New Media, especially the internet, is rife with misogynistic gazes that act to exploit women’s agency and ensure the nonexistence of their safe spaces. One of the most apparent workings of feminism is the denial and reclamation of exploitative slang and treatment towards women. Words like “bitch” and “whore” have been reappropriated into uplifting or colloquial terms used amongst women (these terms have even spread to other communities like the queer community). This reclamation extends into the realm of women’s sexuality in reference to the porn industry. Women adult models are able to dismiss the disparaging negativity of online sexual exploitation by exuding their own sexuality on their own terms. This is not to say that sexual exploitation in New Media should be ignored, and eradicating it rests on the shoulders of the exploiters themselves. Furthermore, a woman’s sexual expression is an enormous agential force that is able to rise above the rampant sexual harassment and gazing that happens online. Women are already confronting exploiters and taking away their spaces, reappropriating them as their own. Vice’s short documentary, “The Cam Girl Capital of the World”, shows this phenomenon in Bucharest, Romania’s primary cam girl studio, “Best Studios”, in how online sessions are kept non-pornographic and their models have the power to moderate their audiences (Vice, 2018). Realistically, exploitation will continue to exist on New Media platforms that are open-ended in its content, so online sex work without those who try to exploit women seems unfathomable. Nevertheless, like with previous example in Romania, the power that New Media, and thus online sex, are able to give acts as a powerful antithesis.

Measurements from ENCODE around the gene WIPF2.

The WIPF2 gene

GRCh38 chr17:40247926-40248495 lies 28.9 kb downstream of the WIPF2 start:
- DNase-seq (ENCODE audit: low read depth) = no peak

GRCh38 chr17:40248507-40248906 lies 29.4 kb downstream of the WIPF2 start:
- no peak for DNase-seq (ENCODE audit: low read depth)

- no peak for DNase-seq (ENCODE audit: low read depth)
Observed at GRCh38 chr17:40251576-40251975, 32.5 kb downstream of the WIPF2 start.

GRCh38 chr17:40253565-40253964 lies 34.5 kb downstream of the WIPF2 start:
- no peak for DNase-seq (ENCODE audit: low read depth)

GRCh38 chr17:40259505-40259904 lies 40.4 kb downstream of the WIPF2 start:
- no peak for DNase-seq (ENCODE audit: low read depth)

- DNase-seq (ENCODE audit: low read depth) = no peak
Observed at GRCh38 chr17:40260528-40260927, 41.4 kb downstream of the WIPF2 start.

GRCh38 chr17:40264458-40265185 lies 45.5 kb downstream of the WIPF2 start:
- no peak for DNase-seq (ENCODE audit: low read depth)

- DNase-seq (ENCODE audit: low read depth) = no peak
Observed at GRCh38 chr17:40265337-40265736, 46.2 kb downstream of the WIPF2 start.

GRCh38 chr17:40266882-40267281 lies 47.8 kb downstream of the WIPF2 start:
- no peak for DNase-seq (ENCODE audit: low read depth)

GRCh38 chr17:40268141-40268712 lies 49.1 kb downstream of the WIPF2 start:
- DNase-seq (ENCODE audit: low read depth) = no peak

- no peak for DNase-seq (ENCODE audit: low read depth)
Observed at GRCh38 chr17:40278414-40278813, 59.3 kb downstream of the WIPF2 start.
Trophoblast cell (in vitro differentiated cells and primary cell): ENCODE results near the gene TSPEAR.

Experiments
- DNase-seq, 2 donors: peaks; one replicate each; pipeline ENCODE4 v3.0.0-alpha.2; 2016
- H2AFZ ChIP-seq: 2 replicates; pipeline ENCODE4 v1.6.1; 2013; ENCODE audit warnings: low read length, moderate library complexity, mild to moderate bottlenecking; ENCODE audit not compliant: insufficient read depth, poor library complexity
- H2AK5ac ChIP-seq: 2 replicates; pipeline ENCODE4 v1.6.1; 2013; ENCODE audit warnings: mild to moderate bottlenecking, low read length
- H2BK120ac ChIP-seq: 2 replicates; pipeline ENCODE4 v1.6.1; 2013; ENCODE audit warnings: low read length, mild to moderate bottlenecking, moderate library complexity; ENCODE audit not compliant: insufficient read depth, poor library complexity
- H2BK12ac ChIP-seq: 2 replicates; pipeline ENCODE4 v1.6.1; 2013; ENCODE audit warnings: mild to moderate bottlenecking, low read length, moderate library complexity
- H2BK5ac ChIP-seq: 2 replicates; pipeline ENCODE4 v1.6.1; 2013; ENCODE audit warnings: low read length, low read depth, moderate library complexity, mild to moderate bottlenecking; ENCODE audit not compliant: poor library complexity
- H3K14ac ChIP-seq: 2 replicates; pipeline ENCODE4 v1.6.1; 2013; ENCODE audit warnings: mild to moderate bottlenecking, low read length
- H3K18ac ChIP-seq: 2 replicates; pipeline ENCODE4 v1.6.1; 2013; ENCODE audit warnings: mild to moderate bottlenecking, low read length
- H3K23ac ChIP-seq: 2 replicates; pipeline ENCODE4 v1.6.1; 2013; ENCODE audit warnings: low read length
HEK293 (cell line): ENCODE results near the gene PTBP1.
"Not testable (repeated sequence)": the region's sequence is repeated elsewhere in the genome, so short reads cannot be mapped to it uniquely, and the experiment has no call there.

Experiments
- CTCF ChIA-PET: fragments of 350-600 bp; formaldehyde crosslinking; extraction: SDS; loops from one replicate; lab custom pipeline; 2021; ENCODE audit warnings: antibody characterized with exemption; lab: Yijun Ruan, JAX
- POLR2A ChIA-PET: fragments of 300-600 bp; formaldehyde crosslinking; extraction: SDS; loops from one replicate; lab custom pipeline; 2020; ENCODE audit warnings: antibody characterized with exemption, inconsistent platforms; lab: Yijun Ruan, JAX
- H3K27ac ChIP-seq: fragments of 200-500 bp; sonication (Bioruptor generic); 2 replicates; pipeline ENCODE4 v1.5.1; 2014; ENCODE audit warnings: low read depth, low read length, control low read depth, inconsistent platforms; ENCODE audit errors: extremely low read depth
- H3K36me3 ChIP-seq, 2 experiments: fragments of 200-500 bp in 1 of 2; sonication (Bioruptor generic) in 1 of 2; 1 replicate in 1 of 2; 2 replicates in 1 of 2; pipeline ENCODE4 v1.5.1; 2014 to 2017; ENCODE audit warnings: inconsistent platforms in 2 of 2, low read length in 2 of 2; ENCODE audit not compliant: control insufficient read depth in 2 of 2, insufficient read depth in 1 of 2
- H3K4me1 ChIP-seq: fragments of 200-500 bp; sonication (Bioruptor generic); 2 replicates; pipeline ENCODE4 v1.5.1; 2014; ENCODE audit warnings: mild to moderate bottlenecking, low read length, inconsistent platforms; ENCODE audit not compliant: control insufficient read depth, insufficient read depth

Despite the hardships experienced by online sex workers, feminism has found a way to break through this noise and champion a positive effect for pornography in society. Concerns that come with doing online sex work include sexual harassment, privacy invasion, workplace labor exploitation, and even future employment anxiety. In Vice’s short documentary, all of the cam girls donned a fake name and personal to keep their identity hidden from potential harassers and future employers (Vice, 2018). Additionally, the lack of research on what drives exploitative behavior in relation to porn makes the industry seem universally negative and irreparable (“Pornography: A user’s manual”, 2015). Anti-pornography feminists from the 1970s and forward used these as supportive talking points to say that porn is inherently misogynistic (“Not safe for work,” 2016). However, due to its widespread viewing, pornography has the potential to not only dissolve the taboo that generally surrounds sex and weave sex positive attitudes into society, but it also carries the potential to dismantle this sex negativity that largely impacts women. Therefore, sex positivity is crucial because it translates to empowering a woman’s expression of sexuality. A pornography that makes a positive impact on society would be one that celebrates the sexual expression of women and other marginalized people through the application of feminist ideals.